Zebrahead - Walk the Plank (Cover Artwork)
Staff Review


Walk the Plank (2015)

Rude Records

“Walk the Plank” is Zebrahead’s best album to date, but that’s less a compliment to the album than it is an insult to the rest of the band’s catalogue. I’ve always been happy to see the rare instances of punk and hip-hop being melded together, but despite being a combination of two very radical genres, Zebrahead refuses to engage with any important issue in any meaningful way. Instead, their lyrics are an assemblage of overused platitudes and party slogans, occasionally taking an extremely uncontroversial stance on a larger issue. Their music is completely devoid of grit, darkness, and depth of any sort. Listening to a Zebrahead album is like skipping dinner and going straight for dessert: it’s fun to do one time, but if you do it every day it’ll probably make you nauseous.

Zebrahead has been trying to achieve mainstream popularity since day one. In the early-2000’s they were poised to take the airwaves by storm as the pop-punk answer to the rap-metal craze, but after the third Limp Bizkit album turned out to be the worst thing to come out of a recording studio since the audiobook of Atlas Shrugged, all those who had been associated with the rap-rock trend found themselves jumping ship faster than a time traveller on the Titanic. In an alternate universe Zebrahead became the MTV darlings they always dreamed of being, but in this universe they found themselves a relic from a musical era that ended before it even began. Zebrahead’s solution seems to have been to ignore their own country and to focus on the parts of the world that actually respond to them, namely select parts of Europe and Asia.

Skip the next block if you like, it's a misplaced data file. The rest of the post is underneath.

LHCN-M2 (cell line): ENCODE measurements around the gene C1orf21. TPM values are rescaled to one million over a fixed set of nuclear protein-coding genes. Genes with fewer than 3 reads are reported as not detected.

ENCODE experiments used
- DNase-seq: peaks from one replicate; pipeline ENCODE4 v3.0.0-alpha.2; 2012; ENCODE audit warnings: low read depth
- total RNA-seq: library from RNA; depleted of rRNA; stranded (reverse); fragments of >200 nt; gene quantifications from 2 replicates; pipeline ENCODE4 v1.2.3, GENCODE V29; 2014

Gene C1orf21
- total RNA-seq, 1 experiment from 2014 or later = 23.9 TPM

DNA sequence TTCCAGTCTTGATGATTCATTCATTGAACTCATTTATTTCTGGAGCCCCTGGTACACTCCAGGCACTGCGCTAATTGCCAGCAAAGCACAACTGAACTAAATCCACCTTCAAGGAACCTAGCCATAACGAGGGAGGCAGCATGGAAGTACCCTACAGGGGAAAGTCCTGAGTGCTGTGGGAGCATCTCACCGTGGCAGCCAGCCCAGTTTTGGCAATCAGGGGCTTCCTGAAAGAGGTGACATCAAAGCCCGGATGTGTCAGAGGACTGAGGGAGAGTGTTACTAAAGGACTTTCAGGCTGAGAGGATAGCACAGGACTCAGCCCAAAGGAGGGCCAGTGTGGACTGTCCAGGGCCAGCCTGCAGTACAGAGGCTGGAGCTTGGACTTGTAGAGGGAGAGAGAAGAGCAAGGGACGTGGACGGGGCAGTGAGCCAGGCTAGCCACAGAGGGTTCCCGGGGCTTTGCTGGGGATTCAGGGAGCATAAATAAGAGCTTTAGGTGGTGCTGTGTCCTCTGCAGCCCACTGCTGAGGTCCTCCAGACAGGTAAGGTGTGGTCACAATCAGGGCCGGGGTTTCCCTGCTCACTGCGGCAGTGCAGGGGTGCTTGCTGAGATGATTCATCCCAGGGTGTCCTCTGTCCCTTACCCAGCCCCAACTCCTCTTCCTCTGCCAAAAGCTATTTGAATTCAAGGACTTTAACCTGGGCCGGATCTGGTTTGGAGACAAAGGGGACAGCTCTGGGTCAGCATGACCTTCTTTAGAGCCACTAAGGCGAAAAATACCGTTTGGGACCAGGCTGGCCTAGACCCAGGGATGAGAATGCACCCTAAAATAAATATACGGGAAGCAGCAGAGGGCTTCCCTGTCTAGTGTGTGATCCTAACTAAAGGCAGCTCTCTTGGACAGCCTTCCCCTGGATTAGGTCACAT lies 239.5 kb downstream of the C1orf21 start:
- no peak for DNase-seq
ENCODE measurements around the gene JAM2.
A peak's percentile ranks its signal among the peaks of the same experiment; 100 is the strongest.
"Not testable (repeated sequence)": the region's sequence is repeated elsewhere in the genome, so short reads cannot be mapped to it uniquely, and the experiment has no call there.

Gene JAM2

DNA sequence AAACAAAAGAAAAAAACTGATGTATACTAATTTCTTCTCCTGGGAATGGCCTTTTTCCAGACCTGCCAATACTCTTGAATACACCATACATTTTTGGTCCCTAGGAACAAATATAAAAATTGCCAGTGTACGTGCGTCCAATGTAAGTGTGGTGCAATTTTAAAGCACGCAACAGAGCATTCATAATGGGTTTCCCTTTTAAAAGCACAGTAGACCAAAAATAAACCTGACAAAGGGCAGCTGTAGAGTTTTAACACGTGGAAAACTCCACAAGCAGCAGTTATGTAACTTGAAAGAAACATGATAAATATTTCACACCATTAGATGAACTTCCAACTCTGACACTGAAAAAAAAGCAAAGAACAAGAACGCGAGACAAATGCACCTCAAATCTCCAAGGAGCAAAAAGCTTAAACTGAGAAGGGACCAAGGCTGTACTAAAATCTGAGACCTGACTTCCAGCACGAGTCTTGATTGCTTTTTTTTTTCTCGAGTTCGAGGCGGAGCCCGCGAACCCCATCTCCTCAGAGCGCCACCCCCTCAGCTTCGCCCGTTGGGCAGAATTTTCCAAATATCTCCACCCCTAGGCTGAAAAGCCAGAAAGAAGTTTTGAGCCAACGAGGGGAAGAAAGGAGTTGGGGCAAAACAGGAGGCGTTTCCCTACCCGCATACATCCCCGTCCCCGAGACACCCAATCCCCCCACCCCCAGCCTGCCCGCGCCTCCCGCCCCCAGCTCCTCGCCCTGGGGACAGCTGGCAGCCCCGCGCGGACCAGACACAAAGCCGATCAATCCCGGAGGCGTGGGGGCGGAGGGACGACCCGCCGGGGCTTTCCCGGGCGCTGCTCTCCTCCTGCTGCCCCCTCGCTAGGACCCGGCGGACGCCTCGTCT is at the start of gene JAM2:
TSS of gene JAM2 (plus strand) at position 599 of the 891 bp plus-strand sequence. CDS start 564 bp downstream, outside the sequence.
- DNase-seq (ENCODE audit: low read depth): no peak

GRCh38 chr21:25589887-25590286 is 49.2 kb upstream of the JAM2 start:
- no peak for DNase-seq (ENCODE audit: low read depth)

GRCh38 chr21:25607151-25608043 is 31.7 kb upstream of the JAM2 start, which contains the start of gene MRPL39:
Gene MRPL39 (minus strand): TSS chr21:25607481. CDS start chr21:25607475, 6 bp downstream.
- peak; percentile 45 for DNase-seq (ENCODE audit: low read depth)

Now that they’ve settled into the reality that they’ll only ever be a band with moderate overseas appeal, Zebrahead finally seems to feel comfortable, as this is the first album where Zebrahead hasn’t felt extremely desperate, either to establish themselves, to distance themselves from a genre that’s going down in flames, or to prove that they’re still the same band without their original lead singer.

“Walk the Plank” settles into the groove of a band content with the niche audience they’ve cultivated. This being the first full album of original material to feature Death By Stereo’s Dan Palmer on lead guitar, the band seems to finally understand how to write a solid song musically, even if the lyrics are as shallow as ever. Ali Tabatabaee spits clever but nonsensical rhymes, making him less of a songwriter than an unofficial member of the band’s rhythm section, but a valuable member nonetheless.

This album suffers from every problem I pointed out about Zebrahead before. It is still a shallow party album that doesn’t show an inkling of the true spirit of the two working-class street genres it claims to combine. However, as a purely guilty pleasure, Zebrahead is improving their chops considerably. “Walk the Plank” never really rises to the level of art, but it’s a pretty solid piece of entertainment.